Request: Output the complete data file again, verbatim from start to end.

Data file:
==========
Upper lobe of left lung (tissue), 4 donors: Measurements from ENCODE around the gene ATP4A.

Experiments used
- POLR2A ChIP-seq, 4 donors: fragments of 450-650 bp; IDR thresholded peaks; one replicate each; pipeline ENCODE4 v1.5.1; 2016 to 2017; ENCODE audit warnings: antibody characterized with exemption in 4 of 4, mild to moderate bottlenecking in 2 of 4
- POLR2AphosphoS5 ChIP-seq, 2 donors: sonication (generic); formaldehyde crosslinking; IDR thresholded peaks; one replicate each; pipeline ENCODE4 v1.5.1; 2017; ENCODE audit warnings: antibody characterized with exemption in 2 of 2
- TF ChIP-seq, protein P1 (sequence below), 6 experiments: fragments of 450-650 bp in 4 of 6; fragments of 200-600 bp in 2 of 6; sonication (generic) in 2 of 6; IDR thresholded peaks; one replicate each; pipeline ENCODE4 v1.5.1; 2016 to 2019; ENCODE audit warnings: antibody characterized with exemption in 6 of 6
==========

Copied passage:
Upper lobe of left lung (tissue), 4 donors: Measurements from ENCODE around the gene ATP4A.

Experiments used
- POLR2A ChIP-seq, 4 donors: fragments of 450-650 bp; IDR thresholded peaks; one replicate each; pipeline ENCODE4 v1.5.1; 2016 to 2017; ENCODE audit warnings: antibody characterized with exemption in 4 of 4, mild to moderate bottlenecking in 2 of 4
- POLR2AphosphoS5 ChIP-seq, 2 donors: sonication (generic); formaldehyde crosslinking; IDR thresholded peaks; one replicate each; pipeline ENCODE4 v1.5.1; 2017; ENCODE audit warnings: antibody characterized with exemption in 2 of 2
- TF ChIP-seq, protein P1 (sequence below), 6 experiments: fragments of 450-650 bp in 4 of 6; fragments of 200-600 bp in 2 of 6; sonication (generic) in 2 of 6; IDR thresholded peaks; one replicate each; pipeline ENCODE4 v1.5.1; 2016 to 2019; ENCODE audit warnings: antibody characterized with exemption in 6 of 6